Martin Luther’s Bible: Perspectives on a Rich Legacy

By W. Gordon Campbell (editor)

An exploration of Martin Luther’s multifaceted impact on the translation, interpretation and use of scripture, on the 500th anniversary of the September Testament

ISBN: 9780227179154


Martin Luther’s 1522 September Testament marked a watershed in Bible translation, making Scripture available to ordinary German people in their own tongue and sparking similar efforts across Europe. Building on the nascent trend of vernacular Bible translations in the early sixteenth century, Luther’s translation quickly became definitive linguistically, theologically and culturally, especially once the complete Bible was published in 1534, with production of New Testaments and Bibles in French, English and other languages keeping pace. Luther and his associates constantly revised and improved their methodology for translation and interpretation over a quarter-century of Bible publishing – efforts that helped shape Bible translation, reading and exegesis, for scholars and ordinary Christians alike, well beyond his lifetime.

Martin Luther’s Bible commemorates the September Testament, exploring the Wittenberg Bible project in its context and tracing aspects of its legacy in Europe and the wider world, from the sixteenth century to the present day. Essays from a range of leading experts draw upon the 2022 Martin Luther: Bible Translator, Illustrator and Publisher International Conference held at Union Theological College, Belfast. Together, they provide critical new insights into the linguistic, hermeneutical and theological history and influence of this landmark text.

Additional information

Dimensions 229 × 152 mm
Pages 198
Illustrations 19 b&w

 |   |   |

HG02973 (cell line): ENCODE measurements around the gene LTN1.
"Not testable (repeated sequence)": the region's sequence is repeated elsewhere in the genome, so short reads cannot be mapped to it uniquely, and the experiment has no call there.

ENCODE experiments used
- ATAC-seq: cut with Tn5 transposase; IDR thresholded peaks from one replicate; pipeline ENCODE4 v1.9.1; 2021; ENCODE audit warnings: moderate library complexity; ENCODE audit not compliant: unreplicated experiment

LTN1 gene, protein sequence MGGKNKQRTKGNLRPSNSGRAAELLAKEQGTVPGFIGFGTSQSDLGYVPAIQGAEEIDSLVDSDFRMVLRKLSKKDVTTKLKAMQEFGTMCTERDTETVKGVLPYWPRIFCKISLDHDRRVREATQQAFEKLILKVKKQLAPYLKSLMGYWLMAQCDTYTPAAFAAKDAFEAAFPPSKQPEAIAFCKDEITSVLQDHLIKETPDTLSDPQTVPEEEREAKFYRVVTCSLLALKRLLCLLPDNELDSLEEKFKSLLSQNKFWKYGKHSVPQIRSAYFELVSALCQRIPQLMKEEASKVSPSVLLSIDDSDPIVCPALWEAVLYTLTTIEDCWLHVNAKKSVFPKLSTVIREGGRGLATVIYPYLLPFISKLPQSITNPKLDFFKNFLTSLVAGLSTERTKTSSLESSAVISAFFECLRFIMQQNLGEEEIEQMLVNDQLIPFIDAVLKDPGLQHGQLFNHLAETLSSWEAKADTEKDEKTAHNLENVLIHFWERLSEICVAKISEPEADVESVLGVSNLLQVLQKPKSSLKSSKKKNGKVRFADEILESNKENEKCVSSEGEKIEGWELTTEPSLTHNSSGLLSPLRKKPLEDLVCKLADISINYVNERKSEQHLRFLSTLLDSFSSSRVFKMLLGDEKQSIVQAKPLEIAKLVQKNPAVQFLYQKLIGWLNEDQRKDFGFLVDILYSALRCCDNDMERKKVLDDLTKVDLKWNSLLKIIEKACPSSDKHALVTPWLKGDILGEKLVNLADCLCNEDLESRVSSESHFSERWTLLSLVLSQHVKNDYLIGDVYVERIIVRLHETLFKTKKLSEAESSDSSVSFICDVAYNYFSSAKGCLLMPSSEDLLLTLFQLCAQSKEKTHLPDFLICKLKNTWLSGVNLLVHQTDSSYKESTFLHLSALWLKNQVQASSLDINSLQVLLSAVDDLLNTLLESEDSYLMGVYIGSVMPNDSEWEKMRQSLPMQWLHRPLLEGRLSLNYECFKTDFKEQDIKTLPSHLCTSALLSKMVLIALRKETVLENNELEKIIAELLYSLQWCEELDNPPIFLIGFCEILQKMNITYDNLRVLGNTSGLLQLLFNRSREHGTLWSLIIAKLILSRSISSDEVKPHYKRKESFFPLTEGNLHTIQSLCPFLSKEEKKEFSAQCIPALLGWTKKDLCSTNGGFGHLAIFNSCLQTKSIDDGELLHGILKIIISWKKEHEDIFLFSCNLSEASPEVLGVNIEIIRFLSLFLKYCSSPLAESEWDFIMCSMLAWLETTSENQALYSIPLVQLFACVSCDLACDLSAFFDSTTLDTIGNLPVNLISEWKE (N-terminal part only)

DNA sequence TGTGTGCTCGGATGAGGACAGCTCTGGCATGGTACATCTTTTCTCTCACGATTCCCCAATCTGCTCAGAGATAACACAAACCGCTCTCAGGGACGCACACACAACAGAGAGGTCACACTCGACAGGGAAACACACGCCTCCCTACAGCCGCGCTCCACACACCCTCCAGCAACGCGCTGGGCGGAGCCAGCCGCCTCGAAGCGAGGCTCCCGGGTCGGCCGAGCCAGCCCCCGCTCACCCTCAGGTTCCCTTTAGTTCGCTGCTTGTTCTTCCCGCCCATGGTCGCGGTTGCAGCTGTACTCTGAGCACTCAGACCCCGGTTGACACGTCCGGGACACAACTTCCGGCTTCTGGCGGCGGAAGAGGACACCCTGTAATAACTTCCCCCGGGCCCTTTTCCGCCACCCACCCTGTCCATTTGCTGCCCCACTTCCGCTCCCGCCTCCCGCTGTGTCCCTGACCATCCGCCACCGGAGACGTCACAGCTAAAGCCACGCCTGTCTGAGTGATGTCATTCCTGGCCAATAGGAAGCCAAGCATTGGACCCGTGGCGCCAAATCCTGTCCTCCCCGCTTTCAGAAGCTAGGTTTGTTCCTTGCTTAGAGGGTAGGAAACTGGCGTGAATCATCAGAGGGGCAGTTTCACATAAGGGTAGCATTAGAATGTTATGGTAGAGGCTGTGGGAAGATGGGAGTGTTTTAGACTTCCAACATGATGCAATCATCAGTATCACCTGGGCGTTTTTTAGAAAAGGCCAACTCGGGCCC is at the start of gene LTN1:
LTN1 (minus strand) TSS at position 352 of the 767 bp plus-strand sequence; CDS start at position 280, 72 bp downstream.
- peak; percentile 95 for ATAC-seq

Trade Information JPOD

About the Author

Since 2007, Revd Dr. W. Gordon Campbell has been Professor of New Testament Studies in Union Theological College, Belfast, and has also served as College Principal. Previously he was a parish minister in France (1989-1997), then taught New Testament full-time at Faculté Jean Calvin, in Aix-en-Provence 1998-2005) and has continued to do so in a visiting capacity ever since. The Book of Revelation is his special research interest.


Introduction – W. Gordon Campbell

1. Erasmus as the Initiator of East-Central German Vernacular Bible Translations of the Sixteenth Century – Christine Ganslmayer
2. Martin Luther’s 1522 September Testament as the Epoch-Making Foundation for a Quarter-Century of Wittenberg Bible Publication – W. Gordon Campbell
3. The Influence of Luther’s September Testament on Tyndale’s New Testament and on the Irish New Testament of 1602 – Fearghus Ó Fearghail
4. The Road to the Landmark 1588 Geneva Bible in French and its Reception in Jean Daillé’s Sermons on Calvin’s Catechism – Éric Kayayan
5. The Geneva Bible’s Expansion of Luther’s Innovative Approach to Reading and Interpreting the Book of Revelation in the Vernacular – W. Gordon Campbell
6. Martin Luther’s New Testament and the Anointing of the Holy Spirit in English-Speaking Theologies – Shawn M. Langley

Topical Index


Endorsements and Reviews

Luther’s 1522 New Testament has a fair claim to be the most consequential book ever printed; it stands at the head of the whole modern tradition of Biblical translation. It deserves a tribute like this, examining not only Luther’s achievement itself but its impact across Europe in the Reformation era. Professor Alec Ryrie, dept. of Theology and Religion, Durham University

Martin Luther’s Bible: Perspectives on a Rich Legacy is an essential read for anyone interested in the history of the Bible, Reformation studies, and the legacy and influence of Martin Luther. Campbell’s expertise and the contributions from other scholars make this book a definitive resource on the subject. Marc Daniel Rivera In KristiyaKnow, April 2024